BY LIZA BURBY
While the world is fascinated with infectious diseases such as the Ebola outbreak and the Enterovirus D68, it is worth noting that Stony Brook faculty were at the forefront of identifying the cause of the most common tick-borne infectious disease in the United States — Lyme disease. Finding the cause of an infectious disease is like solving a mystery; scientists and detectives have a lot in common. As with any good sleuth, a scientist gathers facts, analyzes data and investigates evidence. Some leads go nowhere, while others result in major discoveries, just like one that took place at Stony Brook decades ago. The case: Discovering the cause of Lyme disease. The investigator: Researcher Jorge L. Benach, PhD.
Benach is a SUNY Distinguished Professor, chair of the Department of Molecular Genetics and Microbiology and director of the Center for Infectious Diseases at Stony Brook. In the late 1970s he was one of several researchers who began to study ticks after noticing a spike in the number of Rocky Mountain spotted fever cases on eastern Long Island. The bacterium Rickettsia rickettsii causes the disease, which can be transmitted by the bite of the dog tick and other infected species. Because untreated Rickettsia could be fatal, Benach knew that an early and accurate diagnosis and treatment were crucial.
At the same time he was immersed in Rickettsia research, Benach and other scientists noted the rise of two other diseases in the region. One caused a skin rash along with flu-like symptoms and affected the nervous system, heart and joints. It was first reported in Europe in the early 20th century but recognized in the United States in 1975 when Allen Steere, MD, and colleagues at the Yale University School of Medicine identified a cluster of patients in Connecticut with similar symptoms — rash at the site of a tick bite, followed by rheumatoid arthritis. The illness? Lyme disease, named after the town where it was first detected in the United States.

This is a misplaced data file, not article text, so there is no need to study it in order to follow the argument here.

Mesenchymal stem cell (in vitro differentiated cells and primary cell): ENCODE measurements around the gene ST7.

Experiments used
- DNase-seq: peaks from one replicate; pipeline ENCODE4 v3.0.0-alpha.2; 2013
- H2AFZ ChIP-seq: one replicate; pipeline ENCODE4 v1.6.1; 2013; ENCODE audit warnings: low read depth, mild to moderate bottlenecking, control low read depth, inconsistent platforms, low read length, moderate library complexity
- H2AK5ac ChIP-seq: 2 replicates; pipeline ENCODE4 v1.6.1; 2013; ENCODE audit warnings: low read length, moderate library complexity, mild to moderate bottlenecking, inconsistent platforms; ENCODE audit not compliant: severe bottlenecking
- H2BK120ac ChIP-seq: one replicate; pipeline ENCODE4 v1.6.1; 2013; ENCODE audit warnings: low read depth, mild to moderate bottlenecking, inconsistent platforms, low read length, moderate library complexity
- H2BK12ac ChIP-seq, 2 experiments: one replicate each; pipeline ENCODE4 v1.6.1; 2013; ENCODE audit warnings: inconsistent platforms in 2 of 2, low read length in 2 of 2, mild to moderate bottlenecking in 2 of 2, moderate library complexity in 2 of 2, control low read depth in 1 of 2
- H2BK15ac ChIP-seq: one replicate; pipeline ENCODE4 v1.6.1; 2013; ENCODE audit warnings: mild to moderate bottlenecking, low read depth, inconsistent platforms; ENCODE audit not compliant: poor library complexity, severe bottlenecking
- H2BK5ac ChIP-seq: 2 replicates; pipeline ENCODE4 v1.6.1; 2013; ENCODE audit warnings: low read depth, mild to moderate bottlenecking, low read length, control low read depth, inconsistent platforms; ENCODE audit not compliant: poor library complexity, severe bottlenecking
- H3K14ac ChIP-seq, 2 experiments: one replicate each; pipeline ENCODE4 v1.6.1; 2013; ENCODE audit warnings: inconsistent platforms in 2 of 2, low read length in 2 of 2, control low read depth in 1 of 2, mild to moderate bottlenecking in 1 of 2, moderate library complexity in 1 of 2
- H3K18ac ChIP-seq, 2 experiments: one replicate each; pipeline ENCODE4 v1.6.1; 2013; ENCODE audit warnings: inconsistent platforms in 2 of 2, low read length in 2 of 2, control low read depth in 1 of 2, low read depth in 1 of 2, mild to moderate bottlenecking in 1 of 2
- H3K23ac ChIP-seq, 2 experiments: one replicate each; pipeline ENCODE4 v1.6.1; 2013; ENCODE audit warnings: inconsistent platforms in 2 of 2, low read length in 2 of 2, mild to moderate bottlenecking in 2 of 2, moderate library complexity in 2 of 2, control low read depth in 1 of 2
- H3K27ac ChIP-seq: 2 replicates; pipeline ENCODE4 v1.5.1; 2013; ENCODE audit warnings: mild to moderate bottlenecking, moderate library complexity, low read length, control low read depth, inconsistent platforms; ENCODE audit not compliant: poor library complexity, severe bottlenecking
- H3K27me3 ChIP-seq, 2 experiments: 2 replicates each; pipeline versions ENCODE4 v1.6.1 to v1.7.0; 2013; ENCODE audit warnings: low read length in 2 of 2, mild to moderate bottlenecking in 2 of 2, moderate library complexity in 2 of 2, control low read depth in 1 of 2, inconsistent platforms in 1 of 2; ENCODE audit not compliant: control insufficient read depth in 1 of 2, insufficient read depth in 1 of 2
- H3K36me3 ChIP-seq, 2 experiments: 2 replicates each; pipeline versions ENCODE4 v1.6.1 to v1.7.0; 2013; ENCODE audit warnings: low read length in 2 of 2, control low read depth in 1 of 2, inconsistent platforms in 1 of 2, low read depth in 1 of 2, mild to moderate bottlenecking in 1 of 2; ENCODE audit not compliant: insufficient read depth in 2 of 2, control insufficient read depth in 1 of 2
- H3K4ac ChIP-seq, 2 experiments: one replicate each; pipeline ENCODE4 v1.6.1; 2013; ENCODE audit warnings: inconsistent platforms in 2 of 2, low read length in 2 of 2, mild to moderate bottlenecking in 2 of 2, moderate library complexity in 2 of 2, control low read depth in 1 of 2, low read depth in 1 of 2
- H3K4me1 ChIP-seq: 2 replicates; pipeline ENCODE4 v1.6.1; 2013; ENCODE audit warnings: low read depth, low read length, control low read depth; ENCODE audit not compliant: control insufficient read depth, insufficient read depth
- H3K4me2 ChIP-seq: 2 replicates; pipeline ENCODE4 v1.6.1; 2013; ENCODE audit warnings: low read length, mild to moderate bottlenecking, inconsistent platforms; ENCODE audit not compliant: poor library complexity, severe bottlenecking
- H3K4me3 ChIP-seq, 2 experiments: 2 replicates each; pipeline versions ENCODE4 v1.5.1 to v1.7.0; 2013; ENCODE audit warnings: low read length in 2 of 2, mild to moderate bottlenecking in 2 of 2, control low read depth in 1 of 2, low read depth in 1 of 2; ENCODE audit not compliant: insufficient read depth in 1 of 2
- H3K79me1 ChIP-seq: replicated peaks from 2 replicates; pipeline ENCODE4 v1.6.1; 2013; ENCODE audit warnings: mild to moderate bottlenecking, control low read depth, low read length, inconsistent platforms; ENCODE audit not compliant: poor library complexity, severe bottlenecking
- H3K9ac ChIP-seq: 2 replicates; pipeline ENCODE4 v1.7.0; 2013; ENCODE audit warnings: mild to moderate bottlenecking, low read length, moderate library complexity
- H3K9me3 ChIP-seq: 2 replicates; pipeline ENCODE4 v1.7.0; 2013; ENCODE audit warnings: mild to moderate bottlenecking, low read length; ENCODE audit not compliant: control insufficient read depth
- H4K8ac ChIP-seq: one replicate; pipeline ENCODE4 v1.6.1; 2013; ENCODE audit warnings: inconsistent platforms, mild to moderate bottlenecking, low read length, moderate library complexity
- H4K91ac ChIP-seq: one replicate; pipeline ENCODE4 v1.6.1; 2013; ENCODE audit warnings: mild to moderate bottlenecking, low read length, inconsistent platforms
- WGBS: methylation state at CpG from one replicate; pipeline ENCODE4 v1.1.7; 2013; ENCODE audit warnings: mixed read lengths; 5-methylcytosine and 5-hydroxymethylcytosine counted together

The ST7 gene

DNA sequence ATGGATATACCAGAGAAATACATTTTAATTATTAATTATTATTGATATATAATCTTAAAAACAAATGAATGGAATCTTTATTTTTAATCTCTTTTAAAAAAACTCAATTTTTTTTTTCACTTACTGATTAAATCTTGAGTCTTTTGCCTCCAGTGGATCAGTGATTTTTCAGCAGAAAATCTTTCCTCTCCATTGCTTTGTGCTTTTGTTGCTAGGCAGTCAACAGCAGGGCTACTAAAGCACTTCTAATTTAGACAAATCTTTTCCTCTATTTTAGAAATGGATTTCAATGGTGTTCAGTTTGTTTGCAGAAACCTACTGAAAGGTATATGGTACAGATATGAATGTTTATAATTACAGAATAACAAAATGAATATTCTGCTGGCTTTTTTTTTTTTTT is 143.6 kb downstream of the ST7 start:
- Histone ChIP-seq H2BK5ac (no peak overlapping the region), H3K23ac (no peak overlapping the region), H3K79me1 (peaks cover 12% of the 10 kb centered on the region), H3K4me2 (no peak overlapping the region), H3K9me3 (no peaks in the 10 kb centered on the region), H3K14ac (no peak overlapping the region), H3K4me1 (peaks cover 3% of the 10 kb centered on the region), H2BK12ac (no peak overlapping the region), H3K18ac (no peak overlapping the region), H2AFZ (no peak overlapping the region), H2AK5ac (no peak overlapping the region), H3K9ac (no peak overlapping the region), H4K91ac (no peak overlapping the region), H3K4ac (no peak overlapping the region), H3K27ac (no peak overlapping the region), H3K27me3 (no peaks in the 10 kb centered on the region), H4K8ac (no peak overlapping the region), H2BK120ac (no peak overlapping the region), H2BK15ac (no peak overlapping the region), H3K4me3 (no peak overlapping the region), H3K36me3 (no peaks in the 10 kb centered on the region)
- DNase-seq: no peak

The second disease, babesiosis, is a parasitic blood infection similar to malaria. Benach suspected a link between ticks and babesiosis and in 1978 launched a formal study, along with Willy Burgdorfer, PhD, a zoologist and microbiologist at the National Institutes of Health’s Rocky Mountain Laboratories in Hamilton, Montana, under whom he had trained. Benach and his colleagues set out to collect a variety of ticks from their natural habitats — grassland for dog ticks, brush for deer ticks. They dragged a white cloth over the vegetation and collected about 400 specimens for culture.
“At that time we were looking for the Babesia organism and to see if it was associated with Lyme disease,” Benach said.
He suspected that Babesia was linked to the dog tick but was surprised to find quite the opposite: It was the deer tick, which was abundant on Shelter Island and the South Fork, that carried the organism. Even more important, it was the species implicated in Lyme disease.